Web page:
The Boundaries of Ethnicity: German Speakers in Ontario and the Great Lakes, 1880-1930
This monograph-length project examines the conflicting views over issues of citizenship and ethnicity held by German-speaking immigrants, bilingual Canadians of German heritage, politicians, and religious leaders. It stresses the importance bilingualism and religious identities within the individual, group, and national construction of ethnicity. It argues that the negotiation between state bureaucrats, community leaders, and bilingual children carved out a space for cultural pluralism in many Canadians’ understanding of nation in the early-twentieth century. The book engages with broader debates about state authority, nationalist ideologies, and language policy in North America. This project grows out of my doctoral dissertation, which was awarded the 2014 German-Canadian Studies Dissertation Prize. The revised manuscript includes new perspectives on Francophones in Ontario and German speakers in the United States.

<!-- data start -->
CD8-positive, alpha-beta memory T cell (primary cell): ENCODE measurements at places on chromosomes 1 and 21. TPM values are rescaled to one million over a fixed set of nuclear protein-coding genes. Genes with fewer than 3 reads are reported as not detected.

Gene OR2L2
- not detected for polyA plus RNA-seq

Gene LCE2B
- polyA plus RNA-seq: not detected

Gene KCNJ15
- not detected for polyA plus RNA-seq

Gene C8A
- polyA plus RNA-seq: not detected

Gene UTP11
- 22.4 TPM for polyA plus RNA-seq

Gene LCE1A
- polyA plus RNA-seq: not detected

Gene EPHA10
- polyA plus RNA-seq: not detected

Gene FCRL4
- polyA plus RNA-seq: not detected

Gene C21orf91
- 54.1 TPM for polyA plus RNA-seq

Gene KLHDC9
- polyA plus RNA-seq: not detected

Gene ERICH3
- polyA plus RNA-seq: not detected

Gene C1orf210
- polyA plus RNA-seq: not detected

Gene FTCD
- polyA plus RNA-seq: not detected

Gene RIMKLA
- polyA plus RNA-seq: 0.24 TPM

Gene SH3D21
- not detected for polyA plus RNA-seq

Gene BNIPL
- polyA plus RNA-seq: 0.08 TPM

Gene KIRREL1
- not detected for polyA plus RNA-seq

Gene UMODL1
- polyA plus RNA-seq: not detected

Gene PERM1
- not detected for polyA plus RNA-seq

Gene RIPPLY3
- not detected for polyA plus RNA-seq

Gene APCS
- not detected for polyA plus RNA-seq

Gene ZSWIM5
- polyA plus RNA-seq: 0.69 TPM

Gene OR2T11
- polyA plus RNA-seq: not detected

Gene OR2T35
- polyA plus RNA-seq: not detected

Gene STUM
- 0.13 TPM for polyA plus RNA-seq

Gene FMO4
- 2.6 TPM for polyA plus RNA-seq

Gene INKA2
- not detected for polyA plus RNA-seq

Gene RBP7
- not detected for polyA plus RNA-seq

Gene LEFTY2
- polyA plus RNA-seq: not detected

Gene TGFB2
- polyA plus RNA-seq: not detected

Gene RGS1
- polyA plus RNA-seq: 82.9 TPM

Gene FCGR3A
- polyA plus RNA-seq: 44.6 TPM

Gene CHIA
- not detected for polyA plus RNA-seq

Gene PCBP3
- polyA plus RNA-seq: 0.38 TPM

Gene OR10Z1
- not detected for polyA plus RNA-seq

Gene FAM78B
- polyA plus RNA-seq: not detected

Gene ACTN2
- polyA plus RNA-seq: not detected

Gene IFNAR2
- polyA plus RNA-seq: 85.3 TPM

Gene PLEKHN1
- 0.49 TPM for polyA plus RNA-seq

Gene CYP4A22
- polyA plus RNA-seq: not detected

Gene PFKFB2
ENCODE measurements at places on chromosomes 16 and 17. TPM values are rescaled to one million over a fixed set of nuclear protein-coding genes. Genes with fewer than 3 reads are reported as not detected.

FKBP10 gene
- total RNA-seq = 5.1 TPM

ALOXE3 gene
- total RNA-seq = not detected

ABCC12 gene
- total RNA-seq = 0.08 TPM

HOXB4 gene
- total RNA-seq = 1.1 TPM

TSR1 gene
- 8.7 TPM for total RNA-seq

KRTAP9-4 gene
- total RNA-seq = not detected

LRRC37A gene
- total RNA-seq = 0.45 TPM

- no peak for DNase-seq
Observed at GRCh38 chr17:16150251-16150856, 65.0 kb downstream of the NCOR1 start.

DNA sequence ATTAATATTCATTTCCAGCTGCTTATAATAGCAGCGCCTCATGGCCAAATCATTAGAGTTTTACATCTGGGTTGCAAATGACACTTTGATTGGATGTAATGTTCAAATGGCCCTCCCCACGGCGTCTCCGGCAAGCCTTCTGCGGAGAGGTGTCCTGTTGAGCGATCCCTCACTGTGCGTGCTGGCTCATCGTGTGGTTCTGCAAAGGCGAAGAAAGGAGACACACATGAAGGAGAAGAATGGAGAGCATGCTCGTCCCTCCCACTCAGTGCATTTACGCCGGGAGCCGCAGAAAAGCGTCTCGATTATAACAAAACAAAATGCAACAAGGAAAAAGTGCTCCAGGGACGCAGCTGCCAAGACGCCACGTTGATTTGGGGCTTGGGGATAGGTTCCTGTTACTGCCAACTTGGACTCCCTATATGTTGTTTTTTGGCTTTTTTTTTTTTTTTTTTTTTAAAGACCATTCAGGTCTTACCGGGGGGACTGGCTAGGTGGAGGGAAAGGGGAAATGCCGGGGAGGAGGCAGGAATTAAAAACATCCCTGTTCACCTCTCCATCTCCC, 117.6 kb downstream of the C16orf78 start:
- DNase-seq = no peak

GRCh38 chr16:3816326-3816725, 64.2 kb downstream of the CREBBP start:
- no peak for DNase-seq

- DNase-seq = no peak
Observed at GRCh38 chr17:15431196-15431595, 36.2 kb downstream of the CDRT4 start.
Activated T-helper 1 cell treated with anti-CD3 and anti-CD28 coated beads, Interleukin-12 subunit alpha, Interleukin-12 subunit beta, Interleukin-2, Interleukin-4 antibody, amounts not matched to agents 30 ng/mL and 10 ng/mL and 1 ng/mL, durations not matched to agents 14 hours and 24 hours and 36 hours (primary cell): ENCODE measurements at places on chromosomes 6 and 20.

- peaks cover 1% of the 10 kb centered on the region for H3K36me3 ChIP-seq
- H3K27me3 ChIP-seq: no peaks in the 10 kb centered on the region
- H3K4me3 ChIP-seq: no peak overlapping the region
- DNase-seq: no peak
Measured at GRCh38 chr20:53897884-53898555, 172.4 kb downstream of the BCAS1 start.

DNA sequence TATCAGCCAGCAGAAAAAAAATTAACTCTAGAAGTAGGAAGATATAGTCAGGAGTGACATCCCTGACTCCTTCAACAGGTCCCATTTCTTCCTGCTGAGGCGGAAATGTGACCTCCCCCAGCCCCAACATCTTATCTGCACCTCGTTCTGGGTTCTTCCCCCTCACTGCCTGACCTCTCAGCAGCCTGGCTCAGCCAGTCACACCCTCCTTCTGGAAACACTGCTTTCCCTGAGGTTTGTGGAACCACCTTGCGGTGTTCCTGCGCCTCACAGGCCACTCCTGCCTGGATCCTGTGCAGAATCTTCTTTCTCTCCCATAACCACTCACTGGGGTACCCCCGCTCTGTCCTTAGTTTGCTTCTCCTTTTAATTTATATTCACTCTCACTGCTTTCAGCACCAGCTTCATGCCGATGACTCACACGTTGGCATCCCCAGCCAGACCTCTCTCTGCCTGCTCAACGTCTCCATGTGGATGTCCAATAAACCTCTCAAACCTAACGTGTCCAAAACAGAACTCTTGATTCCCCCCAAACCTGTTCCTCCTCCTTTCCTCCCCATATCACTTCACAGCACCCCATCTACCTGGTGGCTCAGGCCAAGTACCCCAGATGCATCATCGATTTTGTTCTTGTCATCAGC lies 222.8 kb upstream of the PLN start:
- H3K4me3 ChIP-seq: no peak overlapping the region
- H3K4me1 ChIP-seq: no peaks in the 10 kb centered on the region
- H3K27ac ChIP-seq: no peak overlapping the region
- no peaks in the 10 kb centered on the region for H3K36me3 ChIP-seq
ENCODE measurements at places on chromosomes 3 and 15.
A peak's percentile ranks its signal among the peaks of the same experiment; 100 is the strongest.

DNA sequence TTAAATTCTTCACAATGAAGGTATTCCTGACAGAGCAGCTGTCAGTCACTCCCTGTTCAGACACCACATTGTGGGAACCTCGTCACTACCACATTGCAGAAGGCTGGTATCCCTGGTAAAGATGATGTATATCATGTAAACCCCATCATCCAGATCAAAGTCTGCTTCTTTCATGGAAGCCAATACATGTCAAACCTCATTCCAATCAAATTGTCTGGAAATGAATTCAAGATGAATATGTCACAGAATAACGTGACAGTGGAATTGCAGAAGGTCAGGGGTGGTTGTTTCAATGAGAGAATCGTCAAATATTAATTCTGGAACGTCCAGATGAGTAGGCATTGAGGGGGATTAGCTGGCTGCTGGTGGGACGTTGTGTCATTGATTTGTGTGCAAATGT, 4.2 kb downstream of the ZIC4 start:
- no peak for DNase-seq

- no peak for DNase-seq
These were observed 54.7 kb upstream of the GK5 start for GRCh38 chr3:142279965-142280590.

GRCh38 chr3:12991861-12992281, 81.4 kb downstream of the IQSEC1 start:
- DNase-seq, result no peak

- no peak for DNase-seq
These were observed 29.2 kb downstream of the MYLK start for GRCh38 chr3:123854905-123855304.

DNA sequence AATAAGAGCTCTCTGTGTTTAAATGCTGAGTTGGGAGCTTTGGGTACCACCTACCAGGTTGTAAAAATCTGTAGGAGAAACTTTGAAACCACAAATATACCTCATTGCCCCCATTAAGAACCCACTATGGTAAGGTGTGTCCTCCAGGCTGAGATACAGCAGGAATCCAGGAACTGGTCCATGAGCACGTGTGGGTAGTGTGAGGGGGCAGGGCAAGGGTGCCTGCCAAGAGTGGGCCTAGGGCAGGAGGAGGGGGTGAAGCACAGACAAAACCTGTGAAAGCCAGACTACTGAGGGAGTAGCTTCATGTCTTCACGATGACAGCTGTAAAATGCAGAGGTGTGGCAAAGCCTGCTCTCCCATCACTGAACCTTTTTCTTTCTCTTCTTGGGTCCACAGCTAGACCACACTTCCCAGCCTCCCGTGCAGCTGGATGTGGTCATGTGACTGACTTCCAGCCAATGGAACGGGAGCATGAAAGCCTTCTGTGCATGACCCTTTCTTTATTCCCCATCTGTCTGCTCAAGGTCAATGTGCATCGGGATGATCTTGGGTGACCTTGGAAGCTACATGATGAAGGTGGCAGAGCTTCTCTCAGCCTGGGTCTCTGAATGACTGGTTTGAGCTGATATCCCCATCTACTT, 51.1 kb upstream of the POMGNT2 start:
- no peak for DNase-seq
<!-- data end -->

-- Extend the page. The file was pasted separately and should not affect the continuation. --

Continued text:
Parts of this project have been published in the Canadian Historical Review and the Journal of the Canadian Historical Association.